Indiana AG says critical race theory is 'exact opposite' of MLK's vision
Rokita led a group 20 state attorneys general in opposing CRT
Indiana Attorney General Todd Rokita blasted critical race theory (CRT), telling Fox News recently that its worldview was the opposite advanced by civil rights icon Martin Luther King Jr.
"It's the exact opposite of what Martin Luther King [Jr.] taught us, when he said that he hoped that his children would one day be judged by the content of their character – not the color of their skin," said Rokita in an interview Monday.
Rokita led a group 20 state attorneys general who signed onto last week's letter requesting that the Biden administration withdraw proposals purportedly meant to advance CRT in education.
The group’s criticism centered on recent proposals from the Department of Education that detail plans in April to provide grants under American history and civics education programs for a curriculum teaching diversity and the effects of "systemic" inequality.
STATE AGS ASK BIDEN TO WITHDRAW EDUCATION PROPOSALS SUPPORTING 1619 PROJECT, CRITICAL RACE THEORY
Addressed to Education Secretary Miguel Cardona, the letter reads: "The Department should not adopt the proposed rule or, at a minimum, should make clear that grants may not fund projects that are based on CRT, including any projects that characterize the United States as irredeemably racist or founded on principles of racism (as opposed to principles of equality) or that purport to ascribe character traits, values, privileges, status, or beliefs, or that assign fault, blame, or bias, to a particular race or to an individual because of his or her race."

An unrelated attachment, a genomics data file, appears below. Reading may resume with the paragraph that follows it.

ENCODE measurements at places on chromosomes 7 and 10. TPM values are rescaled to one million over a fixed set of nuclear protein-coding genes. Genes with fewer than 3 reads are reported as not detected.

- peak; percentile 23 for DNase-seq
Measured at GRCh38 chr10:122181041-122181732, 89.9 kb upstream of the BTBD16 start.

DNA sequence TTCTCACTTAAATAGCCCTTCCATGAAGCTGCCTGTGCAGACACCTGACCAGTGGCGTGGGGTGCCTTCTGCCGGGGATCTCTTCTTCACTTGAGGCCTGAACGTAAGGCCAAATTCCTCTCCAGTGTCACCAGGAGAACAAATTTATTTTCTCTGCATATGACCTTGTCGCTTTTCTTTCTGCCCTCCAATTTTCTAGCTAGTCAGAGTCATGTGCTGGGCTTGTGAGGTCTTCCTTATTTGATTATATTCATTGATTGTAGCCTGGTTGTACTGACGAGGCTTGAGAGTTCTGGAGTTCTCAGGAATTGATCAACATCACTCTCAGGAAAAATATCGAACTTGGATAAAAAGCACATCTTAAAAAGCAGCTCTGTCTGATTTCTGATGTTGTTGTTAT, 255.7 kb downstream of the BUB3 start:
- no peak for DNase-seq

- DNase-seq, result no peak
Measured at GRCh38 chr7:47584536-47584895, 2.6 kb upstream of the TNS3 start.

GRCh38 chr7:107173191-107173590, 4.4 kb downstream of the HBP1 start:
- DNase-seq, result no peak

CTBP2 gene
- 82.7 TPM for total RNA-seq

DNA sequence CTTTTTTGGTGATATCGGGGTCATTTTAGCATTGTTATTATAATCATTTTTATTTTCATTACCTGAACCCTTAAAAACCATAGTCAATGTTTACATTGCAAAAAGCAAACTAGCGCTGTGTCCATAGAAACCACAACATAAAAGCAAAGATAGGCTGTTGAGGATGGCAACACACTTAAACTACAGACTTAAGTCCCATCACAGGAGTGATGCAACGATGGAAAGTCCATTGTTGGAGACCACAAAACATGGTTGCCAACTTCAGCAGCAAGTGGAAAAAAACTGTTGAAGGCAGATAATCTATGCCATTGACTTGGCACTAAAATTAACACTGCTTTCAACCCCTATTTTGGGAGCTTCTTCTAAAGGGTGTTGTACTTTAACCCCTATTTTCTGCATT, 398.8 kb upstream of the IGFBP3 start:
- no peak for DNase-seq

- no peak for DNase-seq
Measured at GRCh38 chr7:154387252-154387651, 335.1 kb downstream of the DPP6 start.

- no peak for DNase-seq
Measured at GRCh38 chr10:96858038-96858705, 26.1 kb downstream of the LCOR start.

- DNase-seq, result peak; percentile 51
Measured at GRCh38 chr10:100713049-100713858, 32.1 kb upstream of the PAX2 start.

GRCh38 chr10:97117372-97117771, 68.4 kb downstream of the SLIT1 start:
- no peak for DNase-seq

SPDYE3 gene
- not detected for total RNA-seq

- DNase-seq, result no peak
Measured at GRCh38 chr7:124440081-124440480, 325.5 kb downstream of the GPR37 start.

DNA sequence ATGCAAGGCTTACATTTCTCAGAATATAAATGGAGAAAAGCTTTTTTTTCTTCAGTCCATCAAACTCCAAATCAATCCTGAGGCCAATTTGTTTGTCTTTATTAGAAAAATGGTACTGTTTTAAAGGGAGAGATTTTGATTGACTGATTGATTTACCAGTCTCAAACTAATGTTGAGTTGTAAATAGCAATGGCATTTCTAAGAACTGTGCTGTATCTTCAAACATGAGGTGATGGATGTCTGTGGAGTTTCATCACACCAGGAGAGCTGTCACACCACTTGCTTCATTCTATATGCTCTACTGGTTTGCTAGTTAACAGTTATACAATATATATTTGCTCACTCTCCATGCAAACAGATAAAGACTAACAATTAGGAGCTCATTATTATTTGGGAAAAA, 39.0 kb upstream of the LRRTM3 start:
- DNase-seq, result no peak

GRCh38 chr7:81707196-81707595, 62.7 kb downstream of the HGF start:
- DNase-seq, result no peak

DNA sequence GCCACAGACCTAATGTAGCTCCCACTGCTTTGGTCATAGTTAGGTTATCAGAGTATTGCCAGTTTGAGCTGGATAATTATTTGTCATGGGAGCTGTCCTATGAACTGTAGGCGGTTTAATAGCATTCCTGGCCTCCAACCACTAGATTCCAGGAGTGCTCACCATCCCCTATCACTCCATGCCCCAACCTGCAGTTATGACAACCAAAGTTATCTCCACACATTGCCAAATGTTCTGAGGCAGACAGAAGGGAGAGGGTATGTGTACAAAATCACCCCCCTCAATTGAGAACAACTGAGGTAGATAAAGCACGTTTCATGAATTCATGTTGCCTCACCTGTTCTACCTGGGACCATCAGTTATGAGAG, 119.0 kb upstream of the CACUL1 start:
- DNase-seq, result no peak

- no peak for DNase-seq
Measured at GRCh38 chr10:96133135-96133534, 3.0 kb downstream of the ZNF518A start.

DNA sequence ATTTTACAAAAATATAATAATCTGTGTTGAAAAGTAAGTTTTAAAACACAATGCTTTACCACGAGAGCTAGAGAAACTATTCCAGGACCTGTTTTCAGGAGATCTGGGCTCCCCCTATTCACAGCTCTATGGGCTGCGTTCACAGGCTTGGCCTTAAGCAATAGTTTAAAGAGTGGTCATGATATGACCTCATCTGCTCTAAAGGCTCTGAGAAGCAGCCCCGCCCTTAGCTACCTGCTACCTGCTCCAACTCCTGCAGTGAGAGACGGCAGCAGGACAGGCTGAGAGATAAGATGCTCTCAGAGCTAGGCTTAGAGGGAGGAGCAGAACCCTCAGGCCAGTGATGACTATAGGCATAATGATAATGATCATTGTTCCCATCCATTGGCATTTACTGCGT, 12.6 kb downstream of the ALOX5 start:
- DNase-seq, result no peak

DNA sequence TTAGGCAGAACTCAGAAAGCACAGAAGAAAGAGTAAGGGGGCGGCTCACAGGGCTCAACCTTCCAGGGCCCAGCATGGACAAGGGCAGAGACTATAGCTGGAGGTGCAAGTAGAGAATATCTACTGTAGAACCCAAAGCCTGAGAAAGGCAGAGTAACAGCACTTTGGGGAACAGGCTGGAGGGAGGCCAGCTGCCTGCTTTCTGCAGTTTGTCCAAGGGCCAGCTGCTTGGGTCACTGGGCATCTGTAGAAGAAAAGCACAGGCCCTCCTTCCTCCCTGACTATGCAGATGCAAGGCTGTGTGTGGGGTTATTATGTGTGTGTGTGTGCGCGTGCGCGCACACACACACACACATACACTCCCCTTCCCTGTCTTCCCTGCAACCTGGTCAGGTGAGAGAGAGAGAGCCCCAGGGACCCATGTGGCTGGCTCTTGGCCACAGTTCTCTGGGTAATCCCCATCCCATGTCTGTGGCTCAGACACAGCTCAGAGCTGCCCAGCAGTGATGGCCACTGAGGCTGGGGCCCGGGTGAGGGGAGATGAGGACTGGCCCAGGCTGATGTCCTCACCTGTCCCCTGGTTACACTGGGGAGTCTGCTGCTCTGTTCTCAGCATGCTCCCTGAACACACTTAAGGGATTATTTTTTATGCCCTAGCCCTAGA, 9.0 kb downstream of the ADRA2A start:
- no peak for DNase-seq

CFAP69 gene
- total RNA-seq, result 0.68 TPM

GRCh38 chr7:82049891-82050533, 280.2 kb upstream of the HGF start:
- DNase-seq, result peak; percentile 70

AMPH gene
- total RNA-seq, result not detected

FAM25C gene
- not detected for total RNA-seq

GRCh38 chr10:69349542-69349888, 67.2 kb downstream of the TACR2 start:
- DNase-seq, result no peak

The text of the administration's proposal cites the 1619 Project, which has won a Pulitzer Prize but also come under fire from some historians.
"American History and Civics Education programs can play an important role in this critical effort by supporting teaching and learning that reflects the breadth and depth of our Nation’s diverse history and the vital role of diversity in our Nation’s democracy," the proposal states.
"For example, there is growing acknowledgement of the importance of including, in the teaching and learning of our country’s history, both the consequences of slavery, and the significant contributions of Black Americans to our society. This acknowledgement is reflected, for example, in the New York Times’ landmark '1619 Project' and in the resources of the Smithsonian’s National Museum of African American History."
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The proposal also approvingly quotes author Ibram Kendi, who wrote the controversial book "How to Be An Anti-Racist"
It seems unlikely that the attorneys general would make any progress as the Biden administration has indicated support for ideas associated with CRT. At the beginning of his presidency, Biden revoked former President Trump's policy banning CRT trainings in the federal government.
Fox News' Thomas Barrabi contributed to this report.